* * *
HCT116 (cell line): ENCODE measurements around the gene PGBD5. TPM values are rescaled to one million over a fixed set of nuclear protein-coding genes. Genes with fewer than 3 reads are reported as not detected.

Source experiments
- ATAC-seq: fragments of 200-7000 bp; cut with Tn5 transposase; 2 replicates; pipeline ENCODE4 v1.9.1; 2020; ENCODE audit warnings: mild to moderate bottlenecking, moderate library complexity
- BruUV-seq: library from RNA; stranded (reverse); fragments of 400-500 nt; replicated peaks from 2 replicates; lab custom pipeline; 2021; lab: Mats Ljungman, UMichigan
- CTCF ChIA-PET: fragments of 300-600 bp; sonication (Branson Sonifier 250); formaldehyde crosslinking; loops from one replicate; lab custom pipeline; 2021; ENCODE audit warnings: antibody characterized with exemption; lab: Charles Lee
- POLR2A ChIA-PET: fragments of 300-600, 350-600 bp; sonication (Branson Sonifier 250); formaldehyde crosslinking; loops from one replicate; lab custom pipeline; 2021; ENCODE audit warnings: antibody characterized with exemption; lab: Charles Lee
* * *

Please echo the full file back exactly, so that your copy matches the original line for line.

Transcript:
HCT116 (cell line): ENCODE measurements around the gene PGBD5. TPM values are rescaled to one million over a fixed set of nuclear protein-coding genes. Genes with fewer than 3 reads are reported as not detected.

Source experiments
- ATAC-seq: fragments of 200-7000 bp; cut with Tn5 transposase; 2 replicates; pipeline ENCODE4 v1.9.1; 2020; ENCODE audit warnings: mild to moderate bottlenecking, moderate library complexity
- BruUV-seq: library from RNA; stranded (reverse); fragments of 400-500 nt; replicated peaks from 2 replicates; lab custom pipeline; 2021; lab: Mats Ljungman, UMichigan
- CTCF ChIA-PET: fragments of 300-600 bp; sonication (Branson Sonifier 250); formaldehyde crosslinking; loops from one replicate; lab custom pipeline; 2021; ENCODE audit warnings: antibody characterized with exemption; lab: Charles Lee
- POLR2A ChIA-PET: fragments of 300-600, 350-600 bp; sonication (Branson Sonifier 250); formaldehyde crosslinking; loops from one replicate; lab custom pipeline; 2021; ENCODE audit warnings: antibody characterized with exemption; lab: Charles Lee